talent that can change the dynamic of the languishing offense.
What other player at this position in the draft will immediately
5. Chiefs – Ryan Clady, OT, Boise State
The word is that the Chiefs brass is happy with the progress
Brodie Croyle has made, so they won’t go for Matt Ryan here.
Honestly, I think taking a bookend tackle like Clady is the right
move – since the offensive line has still not recovered
from the loss of Willie Roaf. Clady’s a future Pro-Bowler
who can start right away and help this struggling unit. Yes, they
could go with Jeff Otah – but he might not be as far along
as Clady, who’s been steadily climbing in the consensus
of mock drafts.
6. Jets – Vernon Gholston, DE, Ohio
If McFadden doesn’t go to the Raiders, he’ll slip
to the Jets, but I’m banking that Al Davis likes the prospect
of improving the offense before the defense – which isn’t
terrible to begin with. The Jets, on the other hand, need Gholston,
a man-child who shredded his competition at the combine, posting
a 4.67 in the 40 and a ridiculous 37 reps – 6 more than
Derrick Harvey, his closet competitor. Plus, he boasts a 35.5
inch vertical, 10.5 foot broad jump and an exceptional character.
7. Patriots (from 49ers) – Dominique Rodgers-Cromartie,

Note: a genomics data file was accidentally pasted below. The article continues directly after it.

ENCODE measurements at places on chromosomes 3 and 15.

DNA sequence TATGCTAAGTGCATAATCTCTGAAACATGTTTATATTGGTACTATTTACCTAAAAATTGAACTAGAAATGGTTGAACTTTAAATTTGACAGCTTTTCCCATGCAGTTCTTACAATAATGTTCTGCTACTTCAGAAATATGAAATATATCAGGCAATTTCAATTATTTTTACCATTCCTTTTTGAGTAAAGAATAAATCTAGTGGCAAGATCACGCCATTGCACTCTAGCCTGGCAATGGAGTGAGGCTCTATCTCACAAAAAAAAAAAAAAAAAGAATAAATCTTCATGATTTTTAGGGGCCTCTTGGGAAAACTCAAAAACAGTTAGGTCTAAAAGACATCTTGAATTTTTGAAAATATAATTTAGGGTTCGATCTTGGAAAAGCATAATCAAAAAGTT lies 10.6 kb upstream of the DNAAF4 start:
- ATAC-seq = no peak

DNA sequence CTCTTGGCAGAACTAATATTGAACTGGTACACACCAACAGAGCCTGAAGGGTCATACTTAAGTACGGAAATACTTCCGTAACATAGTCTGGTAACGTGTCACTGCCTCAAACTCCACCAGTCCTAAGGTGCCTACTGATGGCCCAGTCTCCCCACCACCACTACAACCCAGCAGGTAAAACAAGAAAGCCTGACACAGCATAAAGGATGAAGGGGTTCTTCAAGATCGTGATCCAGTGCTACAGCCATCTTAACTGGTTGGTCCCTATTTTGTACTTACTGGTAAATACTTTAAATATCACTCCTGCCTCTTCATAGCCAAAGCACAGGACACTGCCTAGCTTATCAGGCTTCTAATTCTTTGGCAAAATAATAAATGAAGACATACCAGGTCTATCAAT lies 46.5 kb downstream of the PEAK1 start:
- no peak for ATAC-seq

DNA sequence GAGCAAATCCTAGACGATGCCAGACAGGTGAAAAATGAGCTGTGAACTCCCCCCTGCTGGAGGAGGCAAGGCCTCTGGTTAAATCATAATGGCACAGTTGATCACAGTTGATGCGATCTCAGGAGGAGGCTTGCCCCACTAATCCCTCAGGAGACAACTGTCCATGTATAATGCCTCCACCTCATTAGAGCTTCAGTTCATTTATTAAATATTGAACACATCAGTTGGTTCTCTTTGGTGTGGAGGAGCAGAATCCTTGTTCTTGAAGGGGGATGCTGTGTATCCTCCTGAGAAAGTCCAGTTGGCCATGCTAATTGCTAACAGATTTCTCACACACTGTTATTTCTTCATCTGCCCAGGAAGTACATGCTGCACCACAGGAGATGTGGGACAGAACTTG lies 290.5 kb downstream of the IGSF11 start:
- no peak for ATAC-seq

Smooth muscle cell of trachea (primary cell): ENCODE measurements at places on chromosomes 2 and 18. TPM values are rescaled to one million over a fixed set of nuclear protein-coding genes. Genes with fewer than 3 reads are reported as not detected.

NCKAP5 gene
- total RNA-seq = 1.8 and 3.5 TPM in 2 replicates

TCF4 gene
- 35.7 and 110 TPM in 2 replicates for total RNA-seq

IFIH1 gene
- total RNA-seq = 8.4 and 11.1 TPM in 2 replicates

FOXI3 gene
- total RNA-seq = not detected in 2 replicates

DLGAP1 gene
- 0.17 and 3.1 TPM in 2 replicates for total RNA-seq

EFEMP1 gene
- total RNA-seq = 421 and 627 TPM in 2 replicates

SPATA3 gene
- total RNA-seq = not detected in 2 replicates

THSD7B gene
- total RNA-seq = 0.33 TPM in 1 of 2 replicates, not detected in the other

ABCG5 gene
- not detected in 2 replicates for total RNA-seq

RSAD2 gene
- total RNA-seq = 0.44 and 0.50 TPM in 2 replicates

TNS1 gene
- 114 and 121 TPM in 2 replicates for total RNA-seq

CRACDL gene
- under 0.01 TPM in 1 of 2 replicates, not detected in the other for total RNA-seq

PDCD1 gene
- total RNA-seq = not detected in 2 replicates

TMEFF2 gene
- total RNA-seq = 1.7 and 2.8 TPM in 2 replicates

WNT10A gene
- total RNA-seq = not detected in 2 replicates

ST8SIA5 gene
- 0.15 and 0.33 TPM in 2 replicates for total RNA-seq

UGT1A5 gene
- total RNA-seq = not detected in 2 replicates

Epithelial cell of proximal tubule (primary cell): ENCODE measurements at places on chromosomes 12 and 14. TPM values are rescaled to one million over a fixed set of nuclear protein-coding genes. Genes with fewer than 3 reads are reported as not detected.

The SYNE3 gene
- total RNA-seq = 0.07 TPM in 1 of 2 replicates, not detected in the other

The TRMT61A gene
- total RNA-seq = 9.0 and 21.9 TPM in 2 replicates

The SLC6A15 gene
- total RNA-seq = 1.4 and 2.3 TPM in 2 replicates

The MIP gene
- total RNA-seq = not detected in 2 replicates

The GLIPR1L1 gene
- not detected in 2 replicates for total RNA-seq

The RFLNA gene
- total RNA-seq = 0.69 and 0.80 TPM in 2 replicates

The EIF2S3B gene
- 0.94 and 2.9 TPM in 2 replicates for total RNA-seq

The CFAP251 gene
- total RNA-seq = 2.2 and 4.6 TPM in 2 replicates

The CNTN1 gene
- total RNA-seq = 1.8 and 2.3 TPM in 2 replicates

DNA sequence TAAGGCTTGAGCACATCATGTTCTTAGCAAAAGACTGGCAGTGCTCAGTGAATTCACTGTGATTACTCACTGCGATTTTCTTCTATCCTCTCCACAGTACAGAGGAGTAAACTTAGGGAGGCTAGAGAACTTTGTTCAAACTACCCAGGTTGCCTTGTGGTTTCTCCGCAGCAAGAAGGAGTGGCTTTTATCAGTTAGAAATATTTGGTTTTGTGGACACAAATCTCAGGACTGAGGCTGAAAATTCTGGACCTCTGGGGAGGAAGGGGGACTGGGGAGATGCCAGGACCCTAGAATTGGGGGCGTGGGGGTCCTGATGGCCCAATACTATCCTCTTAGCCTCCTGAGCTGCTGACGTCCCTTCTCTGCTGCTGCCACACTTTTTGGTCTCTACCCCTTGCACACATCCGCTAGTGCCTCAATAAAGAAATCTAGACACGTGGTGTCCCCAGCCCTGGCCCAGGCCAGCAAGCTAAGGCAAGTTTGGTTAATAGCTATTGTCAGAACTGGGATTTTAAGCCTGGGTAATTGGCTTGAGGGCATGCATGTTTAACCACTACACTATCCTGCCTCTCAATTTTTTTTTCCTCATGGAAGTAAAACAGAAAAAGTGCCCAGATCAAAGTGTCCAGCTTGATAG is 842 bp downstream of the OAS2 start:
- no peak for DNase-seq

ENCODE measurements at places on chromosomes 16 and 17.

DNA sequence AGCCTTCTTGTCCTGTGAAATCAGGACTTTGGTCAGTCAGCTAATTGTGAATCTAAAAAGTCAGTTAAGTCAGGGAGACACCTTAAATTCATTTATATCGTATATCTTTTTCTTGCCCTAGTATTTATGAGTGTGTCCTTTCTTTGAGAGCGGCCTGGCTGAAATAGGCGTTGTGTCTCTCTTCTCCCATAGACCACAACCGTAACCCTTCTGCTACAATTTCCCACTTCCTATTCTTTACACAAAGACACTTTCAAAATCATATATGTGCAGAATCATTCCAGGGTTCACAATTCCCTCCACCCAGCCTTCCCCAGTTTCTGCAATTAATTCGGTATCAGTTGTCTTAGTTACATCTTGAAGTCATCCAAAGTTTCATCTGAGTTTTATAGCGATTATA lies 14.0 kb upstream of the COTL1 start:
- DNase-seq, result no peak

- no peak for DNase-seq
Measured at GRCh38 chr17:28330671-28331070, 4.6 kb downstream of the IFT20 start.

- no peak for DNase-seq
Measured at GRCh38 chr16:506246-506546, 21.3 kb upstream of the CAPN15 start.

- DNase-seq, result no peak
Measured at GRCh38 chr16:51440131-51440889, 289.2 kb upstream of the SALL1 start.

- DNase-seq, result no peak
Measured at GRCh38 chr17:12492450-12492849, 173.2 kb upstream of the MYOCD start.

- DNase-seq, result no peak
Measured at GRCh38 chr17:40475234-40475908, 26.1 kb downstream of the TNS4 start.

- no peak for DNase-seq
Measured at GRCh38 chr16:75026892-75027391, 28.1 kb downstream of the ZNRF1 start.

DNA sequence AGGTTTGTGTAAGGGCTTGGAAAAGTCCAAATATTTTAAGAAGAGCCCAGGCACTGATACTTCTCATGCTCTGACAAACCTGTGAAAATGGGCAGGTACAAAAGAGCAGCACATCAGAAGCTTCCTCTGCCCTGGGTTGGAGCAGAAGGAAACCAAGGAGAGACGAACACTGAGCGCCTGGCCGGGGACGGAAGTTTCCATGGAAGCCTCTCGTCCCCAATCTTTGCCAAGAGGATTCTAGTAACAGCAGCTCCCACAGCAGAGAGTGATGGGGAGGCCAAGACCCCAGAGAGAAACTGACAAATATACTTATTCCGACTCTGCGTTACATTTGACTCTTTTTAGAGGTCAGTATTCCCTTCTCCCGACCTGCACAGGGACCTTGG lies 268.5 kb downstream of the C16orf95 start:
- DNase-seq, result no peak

DB, Tennessee State
The defense took major hits this offseason, losing both Asante
Samuel and Randall Gay to free agency. While they have capable
backups, you can never have too many good corners, and Rodgers-Cromartie
– Antonio’s cousin – blew up at the combine
and impressed everybody with his speed and athleticism. He’s
6’1” and has room to develop into a solid NFL safety
– another position the Pats need to bolster. While there
are a slew of great DBs in this year’s draft, this guy might
be the best.
8. Ravens – Matt Ryan, QB, Boston College
Sure – they just drafted Troy Smith, but they showed absolutely
no confidence in him at the end of last season (which bothered
me), when he probably could’ve started the last few weeks
since the season was already lost. And yes, the Ravens need to
bolster their line and develop an offense that can actually move
the football, but Ryan might be a fresh start. After years of
dominating the draft, the Ravens will look to grab the player
with the most potential at the #8 spot, unless they snag a stud
lineman or a top DB. Ryan – who might still get snagged
by the Falcons before the Ravens even get to him – could
be an interesting selection.
9. Bengals – Sedrick Ellis, DT, USC
This selection is from the no-brainer department of draft picks.
Ellis is big, tough and just the kind of combination run/pass
stuffer the Bengals need to anchor their weak defensive line.
He’s got great footwork and balance and can immediately
jump in as a starter for Cincy – and could possibly be a
Pro-Bowler within the next couple years.
10. Saints – Mike Jenkins, CB, South Florida